Featured project: Sahahra Project

Sahahra Project

Earlier this year, the Just Act team were out and about visiting community projects to find out and share what they do. In January 2015, we met with Nick and Jangir who both volunteer at the Sahahra Project in Derby.

Sahahra is a day care centre in Normanton, near Derby city centre. Normanton is an urban, multi-cultural community with a large proportion of Asian residents (approximately 12,000 people). We learnt that most of the area’s residents were proud of the area’s vibrancy, diversity and energy.

Sahahra provides care services for older members of the Asian community and has now been running for 18 years, giving older people somewhere they can go, allowing them to give their carers a bit of a break while they meet and socialise.

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About the Sahahra Project

It was great to visit the warm, welcoming centre located in the heart of Derby’s picturesque Arboretum Park. The group runs sessions every day, each of which caters for around 10-12 people. Food is provided and participants can socialise as well as receive treatments, such as reflexology.

At Sahahra, this day care is provided at a very low cost, to ensure that it remains accessible to those who need it. To add to the small contributions provided by the service users, they also receive funding from Derby City Council to keep the group running.

Nick and Jangir met years ago, when Nick moved to the area, and have been working together to improve the community ever since. They told us that they felt really lucky to have built up strong relationships with the whole community: from their service users, the wider Asian community and lots of other organisations and individuals.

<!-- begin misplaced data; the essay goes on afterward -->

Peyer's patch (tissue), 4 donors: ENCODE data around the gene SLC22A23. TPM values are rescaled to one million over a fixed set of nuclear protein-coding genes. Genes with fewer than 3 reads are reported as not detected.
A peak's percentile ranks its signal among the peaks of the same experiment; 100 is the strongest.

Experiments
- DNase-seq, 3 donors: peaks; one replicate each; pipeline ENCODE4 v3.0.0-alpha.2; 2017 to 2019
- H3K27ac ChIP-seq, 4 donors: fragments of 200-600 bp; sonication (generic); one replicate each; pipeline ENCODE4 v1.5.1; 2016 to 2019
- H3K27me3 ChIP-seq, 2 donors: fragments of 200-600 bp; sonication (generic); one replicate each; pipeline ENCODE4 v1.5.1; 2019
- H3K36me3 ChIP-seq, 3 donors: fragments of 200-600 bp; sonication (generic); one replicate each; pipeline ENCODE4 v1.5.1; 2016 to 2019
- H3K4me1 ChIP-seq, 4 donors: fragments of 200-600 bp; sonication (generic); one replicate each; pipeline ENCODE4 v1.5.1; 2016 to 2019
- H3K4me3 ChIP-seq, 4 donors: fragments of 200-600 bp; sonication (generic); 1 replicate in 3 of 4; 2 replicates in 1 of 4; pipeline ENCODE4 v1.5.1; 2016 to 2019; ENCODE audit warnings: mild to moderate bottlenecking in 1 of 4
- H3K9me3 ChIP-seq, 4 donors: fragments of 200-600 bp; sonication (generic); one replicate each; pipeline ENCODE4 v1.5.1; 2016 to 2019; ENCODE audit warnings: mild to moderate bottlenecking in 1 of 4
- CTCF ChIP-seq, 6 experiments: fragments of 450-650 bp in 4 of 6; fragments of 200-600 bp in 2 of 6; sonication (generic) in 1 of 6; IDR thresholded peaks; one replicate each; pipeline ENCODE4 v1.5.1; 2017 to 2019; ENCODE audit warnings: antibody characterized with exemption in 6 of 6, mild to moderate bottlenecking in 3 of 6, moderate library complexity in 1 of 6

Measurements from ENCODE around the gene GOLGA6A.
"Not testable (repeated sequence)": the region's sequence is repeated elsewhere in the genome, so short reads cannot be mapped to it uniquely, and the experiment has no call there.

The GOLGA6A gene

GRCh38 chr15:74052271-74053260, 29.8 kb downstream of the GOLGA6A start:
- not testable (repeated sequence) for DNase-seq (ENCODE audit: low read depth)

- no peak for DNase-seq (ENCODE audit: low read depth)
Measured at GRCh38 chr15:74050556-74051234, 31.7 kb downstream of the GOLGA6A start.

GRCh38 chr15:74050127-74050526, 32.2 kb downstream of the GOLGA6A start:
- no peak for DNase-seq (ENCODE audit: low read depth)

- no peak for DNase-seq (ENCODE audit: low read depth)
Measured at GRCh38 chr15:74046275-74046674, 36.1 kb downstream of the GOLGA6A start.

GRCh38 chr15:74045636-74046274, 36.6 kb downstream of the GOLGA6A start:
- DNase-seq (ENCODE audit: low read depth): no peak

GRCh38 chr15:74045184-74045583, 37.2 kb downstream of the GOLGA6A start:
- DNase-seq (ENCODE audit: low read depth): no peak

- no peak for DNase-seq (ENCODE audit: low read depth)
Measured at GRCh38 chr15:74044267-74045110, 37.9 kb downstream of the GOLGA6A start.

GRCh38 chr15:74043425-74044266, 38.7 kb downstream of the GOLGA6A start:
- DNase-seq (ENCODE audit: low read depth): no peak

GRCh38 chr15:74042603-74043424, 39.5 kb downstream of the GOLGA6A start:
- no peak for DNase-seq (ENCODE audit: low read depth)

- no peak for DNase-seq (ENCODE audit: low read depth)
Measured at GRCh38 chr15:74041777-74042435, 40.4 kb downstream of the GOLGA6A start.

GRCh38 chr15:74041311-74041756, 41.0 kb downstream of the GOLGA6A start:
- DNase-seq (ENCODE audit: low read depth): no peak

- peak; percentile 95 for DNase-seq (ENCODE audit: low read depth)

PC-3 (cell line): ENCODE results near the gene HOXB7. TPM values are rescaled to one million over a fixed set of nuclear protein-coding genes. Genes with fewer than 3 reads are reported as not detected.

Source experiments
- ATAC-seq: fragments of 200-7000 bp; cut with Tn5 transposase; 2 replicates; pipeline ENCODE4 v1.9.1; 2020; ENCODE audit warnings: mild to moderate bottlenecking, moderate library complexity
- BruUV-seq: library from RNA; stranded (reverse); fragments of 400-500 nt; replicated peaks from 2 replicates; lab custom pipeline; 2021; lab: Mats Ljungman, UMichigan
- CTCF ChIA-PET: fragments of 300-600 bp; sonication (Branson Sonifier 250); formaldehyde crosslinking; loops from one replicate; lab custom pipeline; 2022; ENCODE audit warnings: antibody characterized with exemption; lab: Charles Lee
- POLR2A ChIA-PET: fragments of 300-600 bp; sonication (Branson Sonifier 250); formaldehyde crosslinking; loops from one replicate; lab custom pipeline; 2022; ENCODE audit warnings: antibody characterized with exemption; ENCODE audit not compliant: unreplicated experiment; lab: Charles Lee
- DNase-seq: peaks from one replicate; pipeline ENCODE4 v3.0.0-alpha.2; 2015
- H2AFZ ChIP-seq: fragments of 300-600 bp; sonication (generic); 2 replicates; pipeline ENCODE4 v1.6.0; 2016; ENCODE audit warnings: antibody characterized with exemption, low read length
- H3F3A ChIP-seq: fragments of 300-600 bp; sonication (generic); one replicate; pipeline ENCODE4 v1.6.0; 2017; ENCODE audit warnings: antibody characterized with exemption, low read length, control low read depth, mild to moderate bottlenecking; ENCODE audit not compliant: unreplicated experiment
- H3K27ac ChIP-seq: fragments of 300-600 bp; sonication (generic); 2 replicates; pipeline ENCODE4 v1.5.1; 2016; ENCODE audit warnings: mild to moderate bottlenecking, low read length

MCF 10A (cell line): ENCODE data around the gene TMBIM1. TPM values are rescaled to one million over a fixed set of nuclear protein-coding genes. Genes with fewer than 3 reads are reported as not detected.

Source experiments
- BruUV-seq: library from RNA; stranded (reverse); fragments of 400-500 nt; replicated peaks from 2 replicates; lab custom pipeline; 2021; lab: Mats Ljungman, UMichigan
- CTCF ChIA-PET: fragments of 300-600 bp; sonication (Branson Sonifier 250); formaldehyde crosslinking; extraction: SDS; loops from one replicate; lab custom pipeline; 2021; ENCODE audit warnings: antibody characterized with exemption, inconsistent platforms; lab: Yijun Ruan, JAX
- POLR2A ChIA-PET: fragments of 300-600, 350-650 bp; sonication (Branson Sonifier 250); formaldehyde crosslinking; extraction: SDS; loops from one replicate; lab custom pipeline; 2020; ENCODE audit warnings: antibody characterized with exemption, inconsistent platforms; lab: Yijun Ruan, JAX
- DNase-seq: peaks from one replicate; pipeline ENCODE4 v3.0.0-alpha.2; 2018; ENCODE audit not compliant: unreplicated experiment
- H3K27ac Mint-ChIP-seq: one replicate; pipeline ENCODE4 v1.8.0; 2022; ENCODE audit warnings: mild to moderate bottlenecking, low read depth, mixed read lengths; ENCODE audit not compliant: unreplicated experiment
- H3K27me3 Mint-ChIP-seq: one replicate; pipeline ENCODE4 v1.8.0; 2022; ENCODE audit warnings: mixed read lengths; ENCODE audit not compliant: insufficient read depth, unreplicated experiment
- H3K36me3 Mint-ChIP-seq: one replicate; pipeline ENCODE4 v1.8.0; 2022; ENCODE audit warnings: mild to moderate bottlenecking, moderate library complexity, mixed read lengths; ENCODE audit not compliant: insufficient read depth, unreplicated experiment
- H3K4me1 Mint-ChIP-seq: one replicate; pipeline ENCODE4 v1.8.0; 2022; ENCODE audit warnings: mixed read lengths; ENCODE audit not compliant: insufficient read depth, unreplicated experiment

Overcoming resistance

When the project was initially set up, Jangir told us that there was resistance from some of the locals. He said that some members from the Pakistani community felt they had a duty to look after older family members at home. However, there were a large number of older people who needed this support, which means that the project has been running successfully for 18 years.

Communities tackling negative perceptions of an area

Nick and Jangir told us that they felt Normanton had a poor reputation and this was made worse by negative media and press coverage the area had received. However, they were really keen to tell us that these perceptions do not accurately portray the real sense of community in the area.

We found out that while sometimes the media coverage isn’t too flattering, there was a strong sense of community and lots of volunteers and community activists who are working to make the area a better place to live.


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